Populism is a double edged sword, as likely to stab the politician who brandishes it as it does his targets. Israel’s new Finance Minister Yair Lapid is a case in point. One of the ways Lapid has distinguished himself as a practitioner of “new politics” has been his Facebook presence. Of course, every Israeli politician, with the possible exception of the Haredim, has a robust Facebook presence, but Lapid, formerly a successful journalist and TV host, actually writes his own entries.
It’s been the secret of his success, being one of the people, the ultimate citizen-politician coming to the aid of his country. He spoke ingratiatingly to the “middle class” (in Israel, with its Socialist and classless history, the term is “middle strata”), singing the familiar tune about the most productive chunk of Israeli society, who pay the bulk of the taxes, serve in the military (including reserve duty, well into middle-age) and carry the national burden on their shoulders.
Who were not among those prized citizens? The populist answer that brought in 19 Knesset seats to his brand-new “Yesh Atid” party was simple: The tycoons, who make millions but manage to evade honest taxation with savvy lawyers who know all the loopholes; and the Haredim, who give nothing and just take, take, take.
Mind you, populist messages don’t have to be true, they only have to sound good. In the case of who is to blame for Israel’s inequality in sharing the burden, it should be noted that the local tycoons pay a whole lot more into the state coffers than do their fellow fat cats in the U.S.; and while the Haredim comprise a mere 8 percent of the population, the majority of Israeli Arabs, comprising more than 20 percent, contribute even less. And as to reserve duty, it has been established that residents of the settlements—who are also vilified as an unfair burden on the state budget—comprising 5 percent of the population, shoulder about 30 percent of the reserve duty burden.
Following his celebrated victory in the last (his first) elections, and then following a brutal stretch of coalition negotiations, Lapid landed one of the top three government jobs that aren’t Prime Minister: Foreign Minister (reserved for the embattled Avigdor Liberman), Defense (retained by Likud and given to former IDF chief Moshe Yaalon), and Finance.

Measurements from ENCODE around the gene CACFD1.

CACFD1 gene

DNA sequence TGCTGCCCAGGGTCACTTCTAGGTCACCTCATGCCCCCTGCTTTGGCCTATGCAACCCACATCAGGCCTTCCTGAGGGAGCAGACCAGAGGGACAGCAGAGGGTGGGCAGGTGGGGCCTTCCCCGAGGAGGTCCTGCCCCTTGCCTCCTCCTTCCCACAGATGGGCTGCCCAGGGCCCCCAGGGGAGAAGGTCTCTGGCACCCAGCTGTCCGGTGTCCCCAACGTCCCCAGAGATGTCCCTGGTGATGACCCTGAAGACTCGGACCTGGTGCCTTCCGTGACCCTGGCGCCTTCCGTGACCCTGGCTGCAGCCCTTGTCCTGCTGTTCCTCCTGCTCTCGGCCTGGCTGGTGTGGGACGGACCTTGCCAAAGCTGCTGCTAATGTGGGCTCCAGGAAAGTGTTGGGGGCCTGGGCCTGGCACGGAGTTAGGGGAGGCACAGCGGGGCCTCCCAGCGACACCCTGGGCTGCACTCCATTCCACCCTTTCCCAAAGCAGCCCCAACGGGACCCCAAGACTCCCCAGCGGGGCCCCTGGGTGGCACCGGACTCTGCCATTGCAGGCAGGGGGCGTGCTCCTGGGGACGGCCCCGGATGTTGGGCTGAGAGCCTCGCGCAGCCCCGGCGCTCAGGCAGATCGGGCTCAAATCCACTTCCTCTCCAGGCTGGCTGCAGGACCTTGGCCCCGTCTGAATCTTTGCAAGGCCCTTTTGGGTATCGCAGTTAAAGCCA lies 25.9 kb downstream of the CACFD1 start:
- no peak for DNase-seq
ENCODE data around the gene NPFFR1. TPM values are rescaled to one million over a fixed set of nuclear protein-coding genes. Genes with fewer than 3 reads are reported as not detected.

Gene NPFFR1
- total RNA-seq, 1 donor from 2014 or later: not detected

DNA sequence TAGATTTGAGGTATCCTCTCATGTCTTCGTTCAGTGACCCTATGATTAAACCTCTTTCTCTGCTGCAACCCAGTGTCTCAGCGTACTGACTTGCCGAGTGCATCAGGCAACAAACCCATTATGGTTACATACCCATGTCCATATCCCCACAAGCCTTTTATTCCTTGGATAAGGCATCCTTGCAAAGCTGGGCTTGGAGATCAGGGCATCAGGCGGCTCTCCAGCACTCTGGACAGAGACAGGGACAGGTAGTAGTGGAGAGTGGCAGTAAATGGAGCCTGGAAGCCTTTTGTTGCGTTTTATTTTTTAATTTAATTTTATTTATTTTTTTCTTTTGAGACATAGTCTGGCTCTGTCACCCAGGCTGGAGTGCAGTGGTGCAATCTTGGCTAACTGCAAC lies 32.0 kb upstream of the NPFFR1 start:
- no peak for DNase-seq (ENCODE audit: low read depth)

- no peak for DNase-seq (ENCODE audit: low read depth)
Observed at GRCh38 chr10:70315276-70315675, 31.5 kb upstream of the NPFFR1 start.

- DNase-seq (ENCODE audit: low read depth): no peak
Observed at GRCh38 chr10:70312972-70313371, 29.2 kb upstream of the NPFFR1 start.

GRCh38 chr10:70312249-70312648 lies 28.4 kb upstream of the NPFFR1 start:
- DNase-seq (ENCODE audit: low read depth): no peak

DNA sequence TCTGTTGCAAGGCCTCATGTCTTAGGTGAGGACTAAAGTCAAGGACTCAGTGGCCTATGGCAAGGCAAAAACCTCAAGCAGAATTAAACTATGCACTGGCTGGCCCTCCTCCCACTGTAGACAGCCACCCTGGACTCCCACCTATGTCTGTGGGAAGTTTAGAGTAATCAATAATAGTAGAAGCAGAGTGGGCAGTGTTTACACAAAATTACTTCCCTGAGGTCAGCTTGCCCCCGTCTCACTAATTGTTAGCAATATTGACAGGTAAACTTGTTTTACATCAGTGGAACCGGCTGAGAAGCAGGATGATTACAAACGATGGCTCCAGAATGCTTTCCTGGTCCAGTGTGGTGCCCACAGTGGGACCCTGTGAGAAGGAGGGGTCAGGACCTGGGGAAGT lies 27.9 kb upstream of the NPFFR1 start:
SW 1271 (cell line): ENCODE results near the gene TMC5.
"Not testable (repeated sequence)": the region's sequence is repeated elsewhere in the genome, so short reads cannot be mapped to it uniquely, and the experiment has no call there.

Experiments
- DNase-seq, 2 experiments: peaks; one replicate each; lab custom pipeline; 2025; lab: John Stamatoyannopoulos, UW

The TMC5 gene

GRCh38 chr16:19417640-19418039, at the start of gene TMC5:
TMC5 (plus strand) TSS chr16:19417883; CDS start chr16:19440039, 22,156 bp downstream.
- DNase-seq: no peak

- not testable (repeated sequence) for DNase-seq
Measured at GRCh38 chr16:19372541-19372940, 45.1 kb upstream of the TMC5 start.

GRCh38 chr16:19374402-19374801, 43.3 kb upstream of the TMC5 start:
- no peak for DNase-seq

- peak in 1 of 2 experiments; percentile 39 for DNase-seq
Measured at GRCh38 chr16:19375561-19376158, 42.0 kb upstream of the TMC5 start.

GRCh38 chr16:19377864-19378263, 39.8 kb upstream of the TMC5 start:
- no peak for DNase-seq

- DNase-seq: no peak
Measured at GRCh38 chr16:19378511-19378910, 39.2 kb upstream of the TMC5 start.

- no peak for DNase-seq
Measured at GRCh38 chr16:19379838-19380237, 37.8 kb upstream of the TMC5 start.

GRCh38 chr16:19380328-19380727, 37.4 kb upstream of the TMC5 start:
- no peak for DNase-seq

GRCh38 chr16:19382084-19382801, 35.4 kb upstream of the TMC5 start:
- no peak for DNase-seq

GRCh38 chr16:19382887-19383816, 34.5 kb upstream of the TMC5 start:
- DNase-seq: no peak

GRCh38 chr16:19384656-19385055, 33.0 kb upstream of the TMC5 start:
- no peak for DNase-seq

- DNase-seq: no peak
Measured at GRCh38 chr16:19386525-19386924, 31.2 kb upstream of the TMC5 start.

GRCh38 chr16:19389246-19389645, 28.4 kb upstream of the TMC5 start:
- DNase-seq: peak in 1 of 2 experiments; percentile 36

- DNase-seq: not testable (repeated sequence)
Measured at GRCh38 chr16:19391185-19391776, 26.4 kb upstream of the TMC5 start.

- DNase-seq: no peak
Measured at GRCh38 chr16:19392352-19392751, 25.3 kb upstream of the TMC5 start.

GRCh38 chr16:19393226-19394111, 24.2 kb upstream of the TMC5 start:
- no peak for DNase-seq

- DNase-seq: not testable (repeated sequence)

Many Israeli pundits surmised that this was a clever trap laid out by Prime Minister Benjamin Netanyahu, to force Lapid (who fought to get the foreign office) into the worst and most ungrateful spot as the man in charge of the budget (currently in arrears to the tune of $15 billion), or, more accurately, of cutting the budget, and worse yet – of raising taxes. Wouldn’t that tarnish some of this cocky winner’s sheen?
Possibly. The new finance minister was in a bit of a shock after his first encounter with Israel’s budget ailments, which he called “monstrous.” Incidentally, in a world in which the U.S. public debt is estimated at $11.917 trillion, or about 75% of the GDP, going gaga over a puny $15 billion seems a stretch – but Israeli law prohibits a government deficit of more than 3 percent of the budget, which is part of the secret of Israel’s remarkable success, posting a 3 point growth even in 2012 (more than 5 points in 2010).
After his initial, well publicized shock, Lapid’s solution to his Finance job woes was to employ his tried and true, unabashed populism, speaking directly to the voters over the heads of his civil servant experts at the finance ministry. In short, rather than cower before their superior knowledge of economics and markets and all that boring stuff (I’m not making this up, I’m practically quoting verbatim), Minister Lapid forced them into his arena.
Here’s Lapid’s Facebook entry from Monday (while the rest of us were in shul, celebrating the splitting of the Sea of Reeds):
“I want to talk about Mrs. Cohen,” I told senior Treasury officials few days ago.
They paused, surprised.
We were in a large meeting that dealt, as usual, with trying to close the deficit. The long table was littered with cups of long since chilled coffee, and the big screen was showing yet another infinite column of numbers.
“Who is Mrs. Cohen?” someone asked from the far end of the table.